Now, when coach Mark Dantonio looks at redshirt freshman Demetrius Cooper, he sees glimpses of Calhoun.
"Demetrius Cooper is a guy that is very athletic," he said. "He's gotten bigger. He's gotta sustain play in and play out. He can flash, no question, like Shilique did when he was a true freshman."
Calhoun had a good spring game Saturday, but could not deny he felt like a proud papa after seeing Cooper notch a sack, a quarterback hurry and a tackle for loss.
"I felt good out there (watching him)," Calhoun said. "I was little sad he had more sacks than me but I was happy he showed his ability, he showed what he had.
"He played at a high level and at a high motor."
The redshirt freshman has added more than 40 pounds to hi 6-foot-5 frame since he arrived on campus in East Lansing and despite the lack of weight, almost played a true freshman. He wound up electing to redshirt, so Saturday was his first chance to show Michigan State fans what he can do on the field.
Calhoun said Cooper's speed and quickness were on full display at Spartan Stadium – maybe a little bit too much as he had two offsides penalties.
"I think he showed a lot of people how quickly he can get off the ball and how he can use his hands," he said. "Being a young guy who is willing to step up and play a big time role, I feel like he showed the world he's ready.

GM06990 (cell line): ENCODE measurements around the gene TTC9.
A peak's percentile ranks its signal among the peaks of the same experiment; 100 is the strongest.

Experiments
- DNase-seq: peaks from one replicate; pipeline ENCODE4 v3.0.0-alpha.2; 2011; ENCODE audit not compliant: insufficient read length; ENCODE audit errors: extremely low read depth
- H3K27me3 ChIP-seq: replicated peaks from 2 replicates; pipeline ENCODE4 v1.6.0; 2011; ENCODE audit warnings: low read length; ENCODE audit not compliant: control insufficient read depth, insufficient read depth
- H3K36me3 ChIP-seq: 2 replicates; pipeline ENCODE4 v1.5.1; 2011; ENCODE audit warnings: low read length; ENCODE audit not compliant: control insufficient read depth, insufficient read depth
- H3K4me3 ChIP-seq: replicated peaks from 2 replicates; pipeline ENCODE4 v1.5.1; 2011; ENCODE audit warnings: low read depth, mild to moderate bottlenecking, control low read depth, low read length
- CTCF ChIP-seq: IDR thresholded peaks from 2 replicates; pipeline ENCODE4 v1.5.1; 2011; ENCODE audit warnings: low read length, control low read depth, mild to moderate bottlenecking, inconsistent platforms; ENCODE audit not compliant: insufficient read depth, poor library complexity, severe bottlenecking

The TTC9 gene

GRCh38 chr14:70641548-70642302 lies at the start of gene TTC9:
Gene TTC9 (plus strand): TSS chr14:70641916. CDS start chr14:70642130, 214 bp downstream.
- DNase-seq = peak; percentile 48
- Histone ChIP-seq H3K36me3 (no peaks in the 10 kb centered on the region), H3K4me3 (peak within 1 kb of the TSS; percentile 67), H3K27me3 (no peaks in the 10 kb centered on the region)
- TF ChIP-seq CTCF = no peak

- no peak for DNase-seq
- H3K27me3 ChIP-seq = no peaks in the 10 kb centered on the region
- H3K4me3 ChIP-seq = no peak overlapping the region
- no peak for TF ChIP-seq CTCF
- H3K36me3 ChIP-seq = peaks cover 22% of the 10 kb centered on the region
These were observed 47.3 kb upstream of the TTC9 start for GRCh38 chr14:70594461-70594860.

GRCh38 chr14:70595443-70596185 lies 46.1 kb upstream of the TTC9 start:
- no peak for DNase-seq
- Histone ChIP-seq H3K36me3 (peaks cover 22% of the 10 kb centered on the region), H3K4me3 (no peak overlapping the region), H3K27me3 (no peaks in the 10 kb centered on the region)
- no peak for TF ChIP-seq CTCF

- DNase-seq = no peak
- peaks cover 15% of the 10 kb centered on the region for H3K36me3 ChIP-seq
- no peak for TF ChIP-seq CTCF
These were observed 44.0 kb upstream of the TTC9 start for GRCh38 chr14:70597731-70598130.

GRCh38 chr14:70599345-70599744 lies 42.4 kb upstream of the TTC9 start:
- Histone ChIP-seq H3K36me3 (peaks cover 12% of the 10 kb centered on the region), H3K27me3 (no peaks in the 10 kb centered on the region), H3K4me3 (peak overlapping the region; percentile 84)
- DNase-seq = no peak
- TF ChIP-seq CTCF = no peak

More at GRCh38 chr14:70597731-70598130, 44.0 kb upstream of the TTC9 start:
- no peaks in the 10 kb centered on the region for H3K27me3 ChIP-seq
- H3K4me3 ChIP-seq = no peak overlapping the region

"He's ready to come out and step on the field."
Defensive line coach Ron Burton pointed to Cooper's quickness as one of three strengths he brings to the defensive line for the Spartans. He also added pass rush and third-down ability to the group.
"I think that's where he'll have a chance to get on the field," Burton said. "He's got some more work to do, that's for sure."
It will take some improvement in his technique and ability to defend against the run, Burton said, which also is something Cooper has previously noted he has to work to strengthen his game.
"We know he has the ability to rush the pass, so we want to see him get off the block in run situations," Burton said. "He has showed that, but he's got to get consistent with it."
Calhoun expects that won't be a challenge for Cooper, who he said is a smart kid who has learned a lot on his own since arriving in East Lansing last summer.
At the same time, Calhoun knows he can help the younger player that draws comparisons to him.
"He does a great job at shooting his hands," he said. "I feel like if he keeps that separation, it will work out well for him even at his size. He does have the ability. Coming in, that's how he played, so it comes to him naturally.
"If he keeps moving his hands and moving his feet, nothing can stop him."